They are the nearly invisible heroes of democracy.
Under the best circumstances, almost no one takes heed of their work.
But in countries where democracy is in its infancy, electoral officials may put their lives on the line.
In places such as Haiti, for example, "We must be mindful of the death threats under which they do their work," says Jean-Pierre Kingsley, chief electoral officer of Canada. "It's not even 10 years old, this phenomenon of emerging democracies," Mr. Kingsley adds during an interview at a Global Electoral Organizations Network conference, which met here recently. "But it's so fraught with possibilities."
Most of the world's emerging democracies have had their first free elections, with considerable international support. The push is now on for these countries to learn to do it on their own.
However delicate the roots of their democracy may still be, commissioners need to do everything from registering voters to announcing the final tallies in a way that inspires public confidence. People are "seeing that this is not just a clerical job," as Kingsley puts it.
"Electoral authorities may be seen as one of very few institutions in society that are perceived as being clean," says Carina Perelli, director of the United Nations Electoral Assistance Division.
Some nominally independent commissions may still be "in the hip pocket" of the government, as one observer at the conference put it. But networking and professional education for the commissioners are sure to have a beneficial effect, officials here say.
More countries, especially in Central and Eastern Europe and Latin America, are deciding that the best approach is to establish a permanent election commission, independent of the government.
The independent commission model was adopted by Canada in 1975 and by Australia in 1984. Both countries are very active in helping emerging democracies "professionalize" their election management. So are Western Europeans, even though in their countries, election management is traditionally handled by the interior ministry rather than an independent commission.
In established democracies, civil servants are generally trusted to conduct elections fairly. "In Norway, if an elderly voter can't get to the post office to vote, a postman comes on a bicycle to bring the ballot box to the voter," says Rafael Lpez-Pintor, a political scientist at the Autonomous University of Madrid. "Does anyone believe the postman will tamper with the ballot box? No!"
But it has been "hard to transfer this model to the new democracies," says Kingsley - who has been appointed to his job for life, but is no longer allowed to vote. "The independent commission model has taken over."
Technical assistance is important. Since last fall, an online encyclopedia of election lore has been available. The ACE Project (www.aceproject.org) is intended to be complete enough to let officials set up an election system virtually from scratch.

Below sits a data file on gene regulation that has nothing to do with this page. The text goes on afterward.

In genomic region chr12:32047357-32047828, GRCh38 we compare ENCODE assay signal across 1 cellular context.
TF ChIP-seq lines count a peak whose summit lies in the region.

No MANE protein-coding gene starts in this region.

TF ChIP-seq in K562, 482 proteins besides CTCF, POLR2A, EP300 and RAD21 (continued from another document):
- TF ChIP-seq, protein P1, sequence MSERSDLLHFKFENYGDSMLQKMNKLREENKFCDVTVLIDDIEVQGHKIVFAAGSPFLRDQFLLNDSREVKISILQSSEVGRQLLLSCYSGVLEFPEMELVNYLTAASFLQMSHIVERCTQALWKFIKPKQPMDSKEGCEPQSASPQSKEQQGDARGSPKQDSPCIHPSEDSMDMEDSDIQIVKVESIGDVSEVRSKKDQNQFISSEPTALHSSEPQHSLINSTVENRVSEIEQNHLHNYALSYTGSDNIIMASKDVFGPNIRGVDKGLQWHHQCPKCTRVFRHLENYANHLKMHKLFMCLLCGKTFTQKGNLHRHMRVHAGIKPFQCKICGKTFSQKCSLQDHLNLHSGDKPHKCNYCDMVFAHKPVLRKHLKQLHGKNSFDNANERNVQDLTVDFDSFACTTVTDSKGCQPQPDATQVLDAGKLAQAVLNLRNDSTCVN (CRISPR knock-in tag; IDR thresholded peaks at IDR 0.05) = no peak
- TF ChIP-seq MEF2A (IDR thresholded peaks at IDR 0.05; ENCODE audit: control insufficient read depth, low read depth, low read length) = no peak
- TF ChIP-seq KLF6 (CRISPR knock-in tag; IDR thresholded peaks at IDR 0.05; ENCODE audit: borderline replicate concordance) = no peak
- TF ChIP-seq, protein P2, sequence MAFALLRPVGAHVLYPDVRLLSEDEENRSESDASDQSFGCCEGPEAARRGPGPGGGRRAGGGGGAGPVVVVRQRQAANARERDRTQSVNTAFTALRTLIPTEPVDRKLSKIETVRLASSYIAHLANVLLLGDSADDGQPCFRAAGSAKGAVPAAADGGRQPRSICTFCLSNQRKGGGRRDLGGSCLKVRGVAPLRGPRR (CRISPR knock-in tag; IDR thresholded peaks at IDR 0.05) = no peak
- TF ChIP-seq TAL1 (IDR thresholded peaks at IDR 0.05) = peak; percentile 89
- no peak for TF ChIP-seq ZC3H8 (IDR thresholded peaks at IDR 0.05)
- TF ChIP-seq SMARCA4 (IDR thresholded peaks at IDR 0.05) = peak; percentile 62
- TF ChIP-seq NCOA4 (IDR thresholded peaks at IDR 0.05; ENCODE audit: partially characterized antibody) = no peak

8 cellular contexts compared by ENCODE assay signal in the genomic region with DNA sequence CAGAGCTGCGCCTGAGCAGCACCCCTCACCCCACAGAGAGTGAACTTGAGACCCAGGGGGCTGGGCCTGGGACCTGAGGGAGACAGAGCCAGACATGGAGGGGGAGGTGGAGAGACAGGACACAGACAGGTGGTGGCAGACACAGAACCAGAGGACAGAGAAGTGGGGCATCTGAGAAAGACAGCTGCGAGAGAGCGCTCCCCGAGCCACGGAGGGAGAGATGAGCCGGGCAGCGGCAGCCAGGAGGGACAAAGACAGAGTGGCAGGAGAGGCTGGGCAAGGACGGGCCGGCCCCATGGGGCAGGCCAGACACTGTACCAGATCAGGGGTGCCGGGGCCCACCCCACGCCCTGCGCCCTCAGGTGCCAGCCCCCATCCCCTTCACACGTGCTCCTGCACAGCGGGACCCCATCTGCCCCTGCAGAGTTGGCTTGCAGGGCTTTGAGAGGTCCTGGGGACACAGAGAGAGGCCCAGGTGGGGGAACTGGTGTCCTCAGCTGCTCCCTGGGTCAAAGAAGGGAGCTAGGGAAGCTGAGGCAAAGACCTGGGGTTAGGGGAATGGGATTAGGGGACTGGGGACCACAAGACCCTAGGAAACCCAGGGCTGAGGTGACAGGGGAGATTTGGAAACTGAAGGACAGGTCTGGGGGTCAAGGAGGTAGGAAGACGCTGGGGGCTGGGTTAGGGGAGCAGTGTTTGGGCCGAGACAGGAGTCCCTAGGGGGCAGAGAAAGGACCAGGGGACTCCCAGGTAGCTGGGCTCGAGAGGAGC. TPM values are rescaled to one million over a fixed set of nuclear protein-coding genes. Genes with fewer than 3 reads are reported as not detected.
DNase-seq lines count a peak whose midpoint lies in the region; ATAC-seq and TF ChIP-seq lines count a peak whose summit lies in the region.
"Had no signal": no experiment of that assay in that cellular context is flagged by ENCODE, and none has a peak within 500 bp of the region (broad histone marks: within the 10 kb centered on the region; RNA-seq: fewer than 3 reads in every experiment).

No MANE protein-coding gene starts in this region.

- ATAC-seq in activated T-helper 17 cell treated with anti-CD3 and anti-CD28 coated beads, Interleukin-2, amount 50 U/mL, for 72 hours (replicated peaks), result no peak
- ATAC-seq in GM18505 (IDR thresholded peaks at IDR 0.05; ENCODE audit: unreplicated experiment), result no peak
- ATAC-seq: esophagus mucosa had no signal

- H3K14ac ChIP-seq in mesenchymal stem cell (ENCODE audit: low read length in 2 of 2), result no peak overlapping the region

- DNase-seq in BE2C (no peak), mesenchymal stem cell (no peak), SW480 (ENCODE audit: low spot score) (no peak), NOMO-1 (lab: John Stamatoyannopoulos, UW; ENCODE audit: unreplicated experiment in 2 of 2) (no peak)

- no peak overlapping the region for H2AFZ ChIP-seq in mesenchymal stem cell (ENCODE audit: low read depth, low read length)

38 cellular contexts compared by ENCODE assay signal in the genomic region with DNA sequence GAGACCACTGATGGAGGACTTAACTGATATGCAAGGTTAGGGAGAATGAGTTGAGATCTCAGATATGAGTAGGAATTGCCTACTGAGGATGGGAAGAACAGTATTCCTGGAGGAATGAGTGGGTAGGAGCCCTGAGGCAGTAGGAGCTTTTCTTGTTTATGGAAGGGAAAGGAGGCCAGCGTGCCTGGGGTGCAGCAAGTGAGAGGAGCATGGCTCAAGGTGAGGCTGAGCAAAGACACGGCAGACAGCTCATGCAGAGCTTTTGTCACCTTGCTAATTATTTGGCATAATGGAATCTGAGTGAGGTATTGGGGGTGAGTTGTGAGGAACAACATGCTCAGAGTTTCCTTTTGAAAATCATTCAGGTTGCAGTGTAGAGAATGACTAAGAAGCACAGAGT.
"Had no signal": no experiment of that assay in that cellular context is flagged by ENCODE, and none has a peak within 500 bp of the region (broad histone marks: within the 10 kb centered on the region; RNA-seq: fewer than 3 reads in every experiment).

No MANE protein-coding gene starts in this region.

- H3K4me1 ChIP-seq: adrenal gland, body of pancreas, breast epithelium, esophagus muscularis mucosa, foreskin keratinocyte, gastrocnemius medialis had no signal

THE ACE Project is a joint project of the International Foundation for Electoral Systems (IFES), in Washington; the International Institute for Democracy and Electoral Assistance, in Stockholm; and the United Nations - the same organizations that sponsored the Ottawa conference, along with Elections Canada. IFES also produces a buyer's guide for election services, supplies, and equipment: Officials can shop for everything from database management software to plexiglass ballot boxes, for truly "transparent" democracy.
K. Afari-Gyan of the Association of African Election Authorities describes how new technologies helped in his country, Ghana. The voter registry was put onto a CD-ROM that was distributed to the political parties for cross-checking. "We all came to agree that we had a reasonably reliable registry, and once you have that, half the battle is won."
Other officials have their own stories. Alistair Legge of the Australian Electoral Commission wears another hat as part of the Pacific Islands, Australia, and New Zealand Electoral Administrators. "These are very poor nation-states," Mr. Legge, himself a Papuan by birth, says of his island neighbors. In Papua New Guinea, he says, "We're working to computerize voter registration. Literacy is good, but logistically, it's very hard to hold elections." Officials "have to fly or go by boat."
He also works with the Pitcairn Islands, an independent nation-state, albeit one with only about three dozen voters. Not only do officials there have to travel by freighter if they want to leave the islands, but they lack access to the Internet. "It's the forgotten part of the world - it's very peaceful," says Mr. Legge.
Not everyone in his line of work has it so easy. In a speech before the conference, Richard Soudriette, president of IFES, cited the role that Alberto Ramirez Zambonini, an election commissioner in Paraguay, played recently in Paraguay's crisis. The president had been impeached and the vice president assassinated. It wasn't clear that the military would allow the constitutional order of succession to be followed.
"During the height of the crisis, as soldiers were shooting unarmed demonstrators and tanks were rumbling through the streets, I received an e-mail from a nine-year-old Paraguayan girl named Carla," Mr. Soudriette said.
"I am very sad because our vice president, Argana, died today," she wrote. "He was killed by bad men who want to put us in chains again. I fear that these 10 bullets may have also killed our democracy."
In the end, though, the crisis was defused, in part because of Dr. Ramirez Zambonini's insistence on constitutional process. Soudriette added, "It is important that each of us carries forward the struggle to promote democracy. We owe it to Carla and millions like her around the globe."